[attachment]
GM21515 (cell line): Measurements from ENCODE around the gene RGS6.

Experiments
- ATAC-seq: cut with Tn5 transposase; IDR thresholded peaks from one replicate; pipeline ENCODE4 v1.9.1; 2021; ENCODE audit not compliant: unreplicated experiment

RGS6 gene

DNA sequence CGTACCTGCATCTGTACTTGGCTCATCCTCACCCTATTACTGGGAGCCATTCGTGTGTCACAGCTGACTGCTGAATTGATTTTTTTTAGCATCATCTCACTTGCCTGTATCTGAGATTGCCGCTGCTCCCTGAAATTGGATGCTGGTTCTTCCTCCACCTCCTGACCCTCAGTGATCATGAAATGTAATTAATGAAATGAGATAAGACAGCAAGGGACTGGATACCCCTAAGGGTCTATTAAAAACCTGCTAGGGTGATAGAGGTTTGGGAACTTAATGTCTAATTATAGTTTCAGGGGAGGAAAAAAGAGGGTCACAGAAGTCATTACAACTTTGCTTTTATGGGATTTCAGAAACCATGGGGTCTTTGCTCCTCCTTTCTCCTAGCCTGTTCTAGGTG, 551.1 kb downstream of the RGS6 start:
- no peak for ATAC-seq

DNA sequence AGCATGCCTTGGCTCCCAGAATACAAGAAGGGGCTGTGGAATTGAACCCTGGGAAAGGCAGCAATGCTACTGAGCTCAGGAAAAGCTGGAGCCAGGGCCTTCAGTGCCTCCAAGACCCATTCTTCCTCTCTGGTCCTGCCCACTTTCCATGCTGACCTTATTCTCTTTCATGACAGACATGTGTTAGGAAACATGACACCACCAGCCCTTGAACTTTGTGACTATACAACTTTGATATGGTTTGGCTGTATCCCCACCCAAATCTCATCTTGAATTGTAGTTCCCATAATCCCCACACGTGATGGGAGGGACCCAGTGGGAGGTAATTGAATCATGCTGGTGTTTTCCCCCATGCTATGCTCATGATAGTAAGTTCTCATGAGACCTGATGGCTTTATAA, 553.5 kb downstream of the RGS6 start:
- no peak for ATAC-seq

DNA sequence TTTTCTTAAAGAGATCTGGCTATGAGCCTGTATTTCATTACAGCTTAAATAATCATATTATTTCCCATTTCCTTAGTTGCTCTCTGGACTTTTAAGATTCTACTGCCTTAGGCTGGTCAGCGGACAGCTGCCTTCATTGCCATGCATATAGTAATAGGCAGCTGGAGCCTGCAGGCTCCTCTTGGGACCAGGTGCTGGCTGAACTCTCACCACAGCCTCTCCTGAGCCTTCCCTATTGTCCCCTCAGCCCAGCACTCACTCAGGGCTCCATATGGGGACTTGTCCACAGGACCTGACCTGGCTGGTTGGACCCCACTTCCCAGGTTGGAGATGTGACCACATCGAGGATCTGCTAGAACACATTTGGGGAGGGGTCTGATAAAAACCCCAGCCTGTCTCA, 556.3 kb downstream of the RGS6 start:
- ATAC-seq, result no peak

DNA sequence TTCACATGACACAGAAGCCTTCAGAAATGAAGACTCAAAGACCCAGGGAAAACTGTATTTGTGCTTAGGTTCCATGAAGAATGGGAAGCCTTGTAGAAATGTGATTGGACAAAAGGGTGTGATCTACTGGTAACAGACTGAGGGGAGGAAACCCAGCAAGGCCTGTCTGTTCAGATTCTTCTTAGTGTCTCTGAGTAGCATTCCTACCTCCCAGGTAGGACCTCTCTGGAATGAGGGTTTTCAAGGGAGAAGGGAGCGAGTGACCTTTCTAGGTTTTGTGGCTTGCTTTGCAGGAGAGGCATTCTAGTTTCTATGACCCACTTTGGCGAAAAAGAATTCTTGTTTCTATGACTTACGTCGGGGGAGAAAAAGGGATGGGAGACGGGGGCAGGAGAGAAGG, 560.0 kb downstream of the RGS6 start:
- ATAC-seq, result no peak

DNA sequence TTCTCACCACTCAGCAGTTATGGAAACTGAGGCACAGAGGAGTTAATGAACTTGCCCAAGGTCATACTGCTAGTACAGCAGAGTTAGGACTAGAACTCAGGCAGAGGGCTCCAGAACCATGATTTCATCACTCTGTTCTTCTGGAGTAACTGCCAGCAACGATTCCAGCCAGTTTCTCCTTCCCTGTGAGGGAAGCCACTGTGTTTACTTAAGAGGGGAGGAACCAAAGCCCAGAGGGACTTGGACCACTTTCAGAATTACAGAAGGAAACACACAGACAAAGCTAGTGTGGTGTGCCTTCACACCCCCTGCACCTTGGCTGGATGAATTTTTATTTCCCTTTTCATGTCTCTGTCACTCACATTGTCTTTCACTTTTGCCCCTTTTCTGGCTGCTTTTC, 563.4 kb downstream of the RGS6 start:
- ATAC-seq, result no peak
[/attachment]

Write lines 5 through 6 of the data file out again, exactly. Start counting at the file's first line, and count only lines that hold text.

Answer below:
DNA sequence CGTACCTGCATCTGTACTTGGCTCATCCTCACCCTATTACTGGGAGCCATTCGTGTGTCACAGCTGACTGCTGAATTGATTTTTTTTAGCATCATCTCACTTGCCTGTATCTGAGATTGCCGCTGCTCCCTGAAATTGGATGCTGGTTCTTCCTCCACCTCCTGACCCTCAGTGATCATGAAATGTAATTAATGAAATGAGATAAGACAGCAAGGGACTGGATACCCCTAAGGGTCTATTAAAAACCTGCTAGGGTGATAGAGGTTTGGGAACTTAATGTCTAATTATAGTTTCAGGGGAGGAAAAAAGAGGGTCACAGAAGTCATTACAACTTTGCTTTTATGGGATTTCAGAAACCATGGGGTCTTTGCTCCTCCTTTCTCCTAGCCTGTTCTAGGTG, 551.1 kb downstream of the RGS6 start:
- no peak for ATAC-seq